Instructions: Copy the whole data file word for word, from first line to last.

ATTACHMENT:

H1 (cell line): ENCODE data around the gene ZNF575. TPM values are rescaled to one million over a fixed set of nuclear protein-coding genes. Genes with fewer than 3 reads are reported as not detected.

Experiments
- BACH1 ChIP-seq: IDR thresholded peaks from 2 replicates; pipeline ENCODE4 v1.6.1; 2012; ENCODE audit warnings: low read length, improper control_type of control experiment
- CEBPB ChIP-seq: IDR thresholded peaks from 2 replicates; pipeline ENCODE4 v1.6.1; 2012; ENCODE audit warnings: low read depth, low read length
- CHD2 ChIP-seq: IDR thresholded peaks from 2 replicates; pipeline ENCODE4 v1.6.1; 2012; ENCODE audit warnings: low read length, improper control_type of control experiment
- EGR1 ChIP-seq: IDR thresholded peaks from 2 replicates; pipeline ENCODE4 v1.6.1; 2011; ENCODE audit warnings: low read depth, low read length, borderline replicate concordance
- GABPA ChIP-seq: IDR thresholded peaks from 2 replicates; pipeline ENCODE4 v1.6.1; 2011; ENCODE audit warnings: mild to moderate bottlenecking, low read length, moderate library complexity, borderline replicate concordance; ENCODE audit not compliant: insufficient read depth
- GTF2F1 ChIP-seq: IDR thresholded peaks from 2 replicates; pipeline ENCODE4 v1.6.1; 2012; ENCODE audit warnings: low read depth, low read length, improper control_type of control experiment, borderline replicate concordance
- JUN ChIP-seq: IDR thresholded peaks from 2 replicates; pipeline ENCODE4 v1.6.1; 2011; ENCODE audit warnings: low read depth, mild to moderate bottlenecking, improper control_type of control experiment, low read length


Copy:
H1 (cell line): ENCODE data around the gene ZNF575. TPM values are rescaled to one million over a fixed set of nuclear protein-coding genes. Genes with fewer than 3 reads are reported as not detected.

Experiments
- BACH1 ChIP-seq: IDR thresholded peaks from 2 replicates; pipeline ENCODE4 v1.6.1; 2012; ENCODE audit warnings: low read length, improper control_type of control experiment
- CEBPB ChIP-seq: IDR thresholded peaks from 2 replicates; pipeline ENCODE4 v1.6.1; 2012; ENCODE audit warnings: low read depth, low read length
- CHD2 ChIP-seq: IDR thresholded peaks from 2 replicates; pipeline ENCODE4 v1.6.1; 2012; ENCODE audit warnings: low read length, improper control_type of control experiment
- EGR1 ChIP-seq: IDR thresholded peaks from 2 replicates; pipeline ENCODE4 v1.6.1; 2011; ENCODE audit warnings: low read depth, low read length, borderline replicate concordance
- GABPA ChIP-seq: IDR thresholded peaks from 2 replicates; pipeline ENCODE4 v1.6.1; 2011; ENCODE audit warnings: mild to moderate bottlenecking, low read length, moderate library complexity, borderline replicate concordance; ENCODE audit not compliant: insufficient read depth
- GTF2F1 ChIP-seq: IDR thresholded peaks from 2 replicates; pipeline ENCODE4 v1.6.1; 2012; ENCODE audit warnings: low read depth, low read length, improper control_type of control experiment, borderline replicate concordance
- JUN ChIP-seq: IDR thresholded peaks from 2 replicates; pipeline ENCODE4 v1.6.1; 2011; ENCODE audit warnings: low read depth, mild to moderate bottlenecking, improper control_type of control experiment, low read length